With only two actors and a venue that provides stage space with a very intimate setting, was there a challenge in adapting the show from source material that has quite amount of depth and detail throughout it?

Challenge? Most certainly. However, therein lies the fun. We can drop characters, play characters, we can be cheeky and have characters meet that we are playing ourselves. Playing multiple characters gives the opportunity to stretch ourselves to the limits of performing.

Also have an intimate venue with a small cast means that we can focus on the storytelling, rather than have a grandiose set and design.

Where do you think the comedy comes from in an adaptation like this?

It’s a mixture of two things, I think. There’s that wonderful ‘knowingness’ where those who know the book or film are ‘in on the joke’ and will feel delighted by the references.

It’s also the ability of being able to take a context and make a joke about the real world. We can take the words of senators who are discrediting climate change and green energy in the same manner as the Professor in Journey discrediting reasonable, well-researched geologists on their studies of rocks.

Science fiction isn’t something you see much on stage, what were the challenges of adapting the genre to a new medium?

Once you know you can’t have lasers, have a cry, then pick yourself up, it actually becomes a little easier.

Any sort of full blow set and props would look shoddy on stage.

Science Fiction is about ideas (and sometimes henceforth referred to as ‘speculative fiction’) and usually answering a “What if” question – what if we could go to the centre of the earth? What sort of person would do that? Sci Fi is much more interesting when the people are examined, rather than swanky spaceships.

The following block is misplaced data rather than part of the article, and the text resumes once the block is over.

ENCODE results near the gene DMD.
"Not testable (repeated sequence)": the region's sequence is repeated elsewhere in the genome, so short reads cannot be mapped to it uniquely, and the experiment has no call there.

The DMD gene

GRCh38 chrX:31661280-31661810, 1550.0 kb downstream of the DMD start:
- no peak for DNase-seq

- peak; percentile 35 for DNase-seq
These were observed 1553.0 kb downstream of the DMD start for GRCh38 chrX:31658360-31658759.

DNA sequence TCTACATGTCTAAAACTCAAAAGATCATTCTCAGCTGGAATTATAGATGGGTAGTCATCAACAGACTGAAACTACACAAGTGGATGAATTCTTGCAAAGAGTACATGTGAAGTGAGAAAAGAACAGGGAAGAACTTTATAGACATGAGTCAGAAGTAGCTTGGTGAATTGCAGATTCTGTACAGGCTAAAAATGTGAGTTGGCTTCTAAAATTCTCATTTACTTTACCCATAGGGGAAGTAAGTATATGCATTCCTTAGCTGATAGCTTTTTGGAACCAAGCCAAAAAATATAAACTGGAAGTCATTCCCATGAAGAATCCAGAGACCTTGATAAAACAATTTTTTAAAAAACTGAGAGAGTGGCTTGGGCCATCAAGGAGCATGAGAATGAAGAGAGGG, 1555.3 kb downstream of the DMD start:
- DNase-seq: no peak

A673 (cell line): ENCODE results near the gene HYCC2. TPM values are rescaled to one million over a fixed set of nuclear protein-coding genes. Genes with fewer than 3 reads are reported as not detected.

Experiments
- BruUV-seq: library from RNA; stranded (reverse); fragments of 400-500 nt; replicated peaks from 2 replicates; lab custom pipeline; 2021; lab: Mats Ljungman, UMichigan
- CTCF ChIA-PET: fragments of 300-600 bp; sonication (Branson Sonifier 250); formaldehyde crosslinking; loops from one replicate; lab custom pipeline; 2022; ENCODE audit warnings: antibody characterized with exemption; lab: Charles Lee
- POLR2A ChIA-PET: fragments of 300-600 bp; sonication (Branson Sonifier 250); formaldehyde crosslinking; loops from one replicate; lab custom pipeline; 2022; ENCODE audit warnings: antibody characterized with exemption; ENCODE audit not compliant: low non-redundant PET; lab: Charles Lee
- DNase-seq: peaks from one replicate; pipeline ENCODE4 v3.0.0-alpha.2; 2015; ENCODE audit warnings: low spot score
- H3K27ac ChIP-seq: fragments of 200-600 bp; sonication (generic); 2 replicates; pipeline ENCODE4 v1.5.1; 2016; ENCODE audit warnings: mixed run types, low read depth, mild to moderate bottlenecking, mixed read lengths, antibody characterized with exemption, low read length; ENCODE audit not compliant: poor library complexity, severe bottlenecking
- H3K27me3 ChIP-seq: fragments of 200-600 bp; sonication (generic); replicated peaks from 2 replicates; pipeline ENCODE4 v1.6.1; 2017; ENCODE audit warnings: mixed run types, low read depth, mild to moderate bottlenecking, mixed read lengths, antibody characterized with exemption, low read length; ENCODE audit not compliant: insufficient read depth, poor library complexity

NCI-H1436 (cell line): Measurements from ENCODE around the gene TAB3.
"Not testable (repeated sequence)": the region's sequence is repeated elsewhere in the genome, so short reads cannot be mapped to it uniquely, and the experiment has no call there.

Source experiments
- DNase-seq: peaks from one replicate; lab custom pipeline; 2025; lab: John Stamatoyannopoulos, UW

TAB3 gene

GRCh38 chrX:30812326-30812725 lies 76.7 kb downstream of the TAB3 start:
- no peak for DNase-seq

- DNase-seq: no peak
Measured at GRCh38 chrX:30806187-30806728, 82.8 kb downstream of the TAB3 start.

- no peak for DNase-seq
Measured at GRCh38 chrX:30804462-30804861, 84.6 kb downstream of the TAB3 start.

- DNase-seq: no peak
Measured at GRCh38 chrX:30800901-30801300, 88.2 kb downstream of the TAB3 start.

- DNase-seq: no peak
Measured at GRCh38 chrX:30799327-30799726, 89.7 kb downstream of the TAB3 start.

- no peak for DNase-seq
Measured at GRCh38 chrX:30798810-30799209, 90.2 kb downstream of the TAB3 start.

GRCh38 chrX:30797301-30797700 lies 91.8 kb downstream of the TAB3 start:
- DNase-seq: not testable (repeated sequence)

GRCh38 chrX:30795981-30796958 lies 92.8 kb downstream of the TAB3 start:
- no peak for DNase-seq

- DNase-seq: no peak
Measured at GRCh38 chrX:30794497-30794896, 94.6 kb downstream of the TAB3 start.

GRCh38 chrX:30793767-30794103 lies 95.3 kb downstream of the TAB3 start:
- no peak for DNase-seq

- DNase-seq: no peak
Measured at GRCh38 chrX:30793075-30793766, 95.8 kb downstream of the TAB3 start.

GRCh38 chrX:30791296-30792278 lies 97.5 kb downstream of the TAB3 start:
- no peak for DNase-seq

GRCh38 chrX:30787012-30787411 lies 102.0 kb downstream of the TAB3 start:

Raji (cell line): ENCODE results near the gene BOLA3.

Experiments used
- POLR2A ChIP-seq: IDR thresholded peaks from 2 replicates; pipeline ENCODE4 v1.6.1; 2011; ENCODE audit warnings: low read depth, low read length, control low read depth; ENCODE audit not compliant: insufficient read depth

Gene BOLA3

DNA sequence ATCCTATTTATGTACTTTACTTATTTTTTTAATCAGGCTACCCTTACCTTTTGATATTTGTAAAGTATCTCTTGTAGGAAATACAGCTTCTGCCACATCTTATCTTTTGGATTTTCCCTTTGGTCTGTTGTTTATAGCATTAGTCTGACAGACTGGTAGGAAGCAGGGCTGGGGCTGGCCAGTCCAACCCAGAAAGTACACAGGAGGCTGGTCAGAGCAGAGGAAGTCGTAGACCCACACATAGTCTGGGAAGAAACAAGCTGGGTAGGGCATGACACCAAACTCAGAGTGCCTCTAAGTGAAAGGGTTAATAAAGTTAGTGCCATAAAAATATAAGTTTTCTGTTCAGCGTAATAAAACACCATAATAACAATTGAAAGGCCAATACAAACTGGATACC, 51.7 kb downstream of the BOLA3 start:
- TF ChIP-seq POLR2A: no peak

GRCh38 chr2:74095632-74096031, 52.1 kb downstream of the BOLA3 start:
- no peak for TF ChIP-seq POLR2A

Clearly, you’re both big fans of science fiction, with Rob drawing on his resemblance to David Tennant’s 10th Doctor in previous solo shows. What do you think the appeal of sci fi is?

I cannot speak for everyone, because I’m very particular in my tastes, but I think it’s down to escapism and relationships. Science fiction is never about the future. It’s about what’s happening now… but with lasers! I love science fiction because it’s a world away but it’s clever enough to satirise current events. Kurt Vonnegut is a wonderful example of an author I admire for his satirical science fiction. I adore Russell T Davies’ work on Doctor Who because of its escapist nature and its focus on relationships. The stories aren’t about Planet Zog and the Doomsday Device, it’s about the people involved.

And of course, you’re both comedians. What do you think the appeal of comedy is?

Comedy is much akin to science fiction, really. It too is escapist. The world is somewhat shitular at times, so it’s rather good to have a laugh to release the tension. Comedy can be a great vehicle to learn from too. I teach Mathematics and Chemistry, Rob teaches Drama and English, and we both find the use the humour is very useful in being able to get our points across and to help our students on the Journey to the Centre of the Topic.


Jules Verne’s Journey to the Centre of the Earth is on at the Butterfly Club from Monday April 10 until Sunday April 16 as part of the Melbourne International Comedy Festival. Tickets range between $25 – $32, and are available online and at the box office.